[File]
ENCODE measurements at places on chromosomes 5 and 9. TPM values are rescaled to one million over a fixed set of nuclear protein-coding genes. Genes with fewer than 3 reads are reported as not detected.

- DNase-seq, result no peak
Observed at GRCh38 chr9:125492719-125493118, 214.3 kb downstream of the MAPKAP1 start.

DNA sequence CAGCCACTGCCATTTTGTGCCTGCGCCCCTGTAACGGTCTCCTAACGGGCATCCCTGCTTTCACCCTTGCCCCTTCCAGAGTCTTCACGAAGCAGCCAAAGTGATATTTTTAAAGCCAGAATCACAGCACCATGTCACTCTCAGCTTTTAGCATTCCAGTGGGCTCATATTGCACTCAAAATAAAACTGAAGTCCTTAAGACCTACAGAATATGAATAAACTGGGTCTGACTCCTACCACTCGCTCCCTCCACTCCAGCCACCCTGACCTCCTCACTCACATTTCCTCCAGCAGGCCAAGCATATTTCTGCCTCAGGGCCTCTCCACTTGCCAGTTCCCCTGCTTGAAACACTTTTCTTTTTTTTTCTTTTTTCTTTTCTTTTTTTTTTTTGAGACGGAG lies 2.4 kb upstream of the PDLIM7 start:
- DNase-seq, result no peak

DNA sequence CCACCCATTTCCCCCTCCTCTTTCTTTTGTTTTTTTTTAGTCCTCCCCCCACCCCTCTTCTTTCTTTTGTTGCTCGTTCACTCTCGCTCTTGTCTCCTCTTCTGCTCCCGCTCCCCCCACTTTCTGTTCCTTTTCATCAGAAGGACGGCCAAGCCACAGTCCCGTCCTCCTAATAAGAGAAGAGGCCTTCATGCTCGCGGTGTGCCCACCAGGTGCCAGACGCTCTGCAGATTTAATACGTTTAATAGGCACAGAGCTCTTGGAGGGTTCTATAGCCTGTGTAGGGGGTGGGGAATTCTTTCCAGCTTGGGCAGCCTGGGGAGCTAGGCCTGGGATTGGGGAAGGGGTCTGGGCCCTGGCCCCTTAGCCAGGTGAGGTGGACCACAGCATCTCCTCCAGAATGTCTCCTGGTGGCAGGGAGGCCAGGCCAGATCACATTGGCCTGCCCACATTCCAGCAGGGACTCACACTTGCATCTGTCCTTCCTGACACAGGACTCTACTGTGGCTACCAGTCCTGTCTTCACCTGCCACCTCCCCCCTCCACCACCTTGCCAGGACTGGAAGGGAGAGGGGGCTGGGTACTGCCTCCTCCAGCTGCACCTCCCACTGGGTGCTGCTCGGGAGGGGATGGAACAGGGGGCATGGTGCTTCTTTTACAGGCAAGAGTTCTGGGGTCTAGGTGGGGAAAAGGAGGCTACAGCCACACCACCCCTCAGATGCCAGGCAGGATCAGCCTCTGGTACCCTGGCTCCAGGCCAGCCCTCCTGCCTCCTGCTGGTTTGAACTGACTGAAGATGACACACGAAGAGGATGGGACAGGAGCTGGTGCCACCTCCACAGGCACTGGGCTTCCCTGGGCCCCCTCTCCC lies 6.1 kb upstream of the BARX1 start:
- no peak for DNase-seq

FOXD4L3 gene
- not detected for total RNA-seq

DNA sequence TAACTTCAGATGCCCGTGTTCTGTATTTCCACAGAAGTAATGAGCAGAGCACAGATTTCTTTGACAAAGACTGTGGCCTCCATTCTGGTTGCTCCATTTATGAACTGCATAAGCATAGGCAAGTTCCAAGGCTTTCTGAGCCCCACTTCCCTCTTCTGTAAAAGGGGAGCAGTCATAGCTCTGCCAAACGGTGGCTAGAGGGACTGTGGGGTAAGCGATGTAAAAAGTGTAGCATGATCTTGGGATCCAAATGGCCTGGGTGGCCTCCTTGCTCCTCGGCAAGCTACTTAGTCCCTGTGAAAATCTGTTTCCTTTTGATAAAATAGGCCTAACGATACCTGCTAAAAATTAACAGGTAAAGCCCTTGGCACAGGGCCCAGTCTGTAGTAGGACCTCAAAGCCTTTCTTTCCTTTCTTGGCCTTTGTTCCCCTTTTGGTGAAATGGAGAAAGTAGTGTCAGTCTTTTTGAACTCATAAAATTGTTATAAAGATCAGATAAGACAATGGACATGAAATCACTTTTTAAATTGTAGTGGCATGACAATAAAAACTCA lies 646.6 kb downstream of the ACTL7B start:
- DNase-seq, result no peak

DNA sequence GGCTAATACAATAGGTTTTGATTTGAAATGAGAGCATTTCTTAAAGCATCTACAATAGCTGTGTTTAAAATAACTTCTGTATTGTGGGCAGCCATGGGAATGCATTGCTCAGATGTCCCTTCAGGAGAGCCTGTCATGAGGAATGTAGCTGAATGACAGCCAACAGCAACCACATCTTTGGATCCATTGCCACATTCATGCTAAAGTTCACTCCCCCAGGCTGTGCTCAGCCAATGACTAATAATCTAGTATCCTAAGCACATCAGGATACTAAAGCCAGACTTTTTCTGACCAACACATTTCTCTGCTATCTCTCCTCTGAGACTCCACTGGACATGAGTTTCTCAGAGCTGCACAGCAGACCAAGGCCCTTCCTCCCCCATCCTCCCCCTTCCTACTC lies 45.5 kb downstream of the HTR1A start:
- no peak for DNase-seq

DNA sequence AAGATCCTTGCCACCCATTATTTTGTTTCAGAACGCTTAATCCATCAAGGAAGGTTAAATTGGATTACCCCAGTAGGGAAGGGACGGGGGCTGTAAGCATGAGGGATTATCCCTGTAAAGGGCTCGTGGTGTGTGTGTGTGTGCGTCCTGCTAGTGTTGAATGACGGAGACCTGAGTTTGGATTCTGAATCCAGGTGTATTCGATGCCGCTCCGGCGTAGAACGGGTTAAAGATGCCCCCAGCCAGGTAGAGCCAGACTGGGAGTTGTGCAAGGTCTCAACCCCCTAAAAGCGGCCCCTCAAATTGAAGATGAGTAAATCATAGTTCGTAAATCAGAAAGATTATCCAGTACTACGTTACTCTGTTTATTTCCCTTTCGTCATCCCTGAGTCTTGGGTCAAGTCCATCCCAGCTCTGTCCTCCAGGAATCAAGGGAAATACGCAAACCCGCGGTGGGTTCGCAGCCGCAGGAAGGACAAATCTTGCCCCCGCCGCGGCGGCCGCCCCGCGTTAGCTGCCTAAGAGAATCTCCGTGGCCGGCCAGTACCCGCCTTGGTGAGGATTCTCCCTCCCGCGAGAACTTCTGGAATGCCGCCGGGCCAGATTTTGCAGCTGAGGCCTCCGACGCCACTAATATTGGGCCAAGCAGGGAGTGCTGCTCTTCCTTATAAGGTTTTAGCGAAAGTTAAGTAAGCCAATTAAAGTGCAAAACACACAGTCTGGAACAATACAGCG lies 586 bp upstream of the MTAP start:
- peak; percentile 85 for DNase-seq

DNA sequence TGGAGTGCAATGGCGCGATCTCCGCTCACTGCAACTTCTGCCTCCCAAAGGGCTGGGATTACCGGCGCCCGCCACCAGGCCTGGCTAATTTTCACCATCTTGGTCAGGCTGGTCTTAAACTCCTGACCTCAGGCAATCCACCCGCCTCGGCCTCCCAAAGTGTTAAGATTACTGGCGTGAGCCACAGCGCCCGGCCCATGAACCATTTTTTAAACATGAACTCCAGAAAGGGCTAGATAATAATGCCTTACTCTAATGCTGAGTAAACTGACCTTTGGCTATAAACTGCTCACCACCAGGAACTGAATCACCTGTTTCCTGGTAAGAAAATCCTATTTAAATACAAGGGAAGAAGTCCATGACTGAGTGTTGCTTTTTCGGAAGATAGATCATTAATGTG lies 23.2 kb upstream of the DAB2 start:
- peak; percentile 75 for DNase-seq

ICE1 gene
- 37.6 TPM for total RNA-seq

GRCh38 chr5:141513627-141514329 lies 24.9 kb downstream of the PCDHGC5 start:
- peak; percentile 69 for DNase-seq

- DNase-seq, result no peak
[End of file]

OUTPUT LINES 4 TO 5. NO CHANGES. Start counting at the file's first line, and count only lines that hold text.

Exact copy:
DNA sequence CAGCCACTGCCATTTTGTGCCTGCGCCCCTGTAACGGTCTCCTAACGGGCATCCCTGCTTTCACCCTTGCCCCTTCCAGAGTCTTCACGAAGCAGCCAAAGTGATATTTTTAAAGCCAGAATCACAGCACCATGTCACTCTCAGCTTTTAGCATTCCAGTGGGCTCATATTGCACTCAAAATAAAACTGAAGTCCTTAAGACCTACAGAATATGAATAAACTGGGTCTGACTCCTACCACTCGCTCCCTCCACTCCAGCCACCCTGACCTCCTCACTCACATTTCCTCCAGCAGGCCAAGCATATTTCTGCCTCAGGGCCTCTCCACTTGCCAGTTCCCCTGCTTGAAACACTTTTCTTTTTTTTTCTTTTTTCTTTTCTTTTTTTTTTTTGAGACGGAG lies 2.4 kb upstream of the PDLIM7 start:
- DNase-seq, result no peak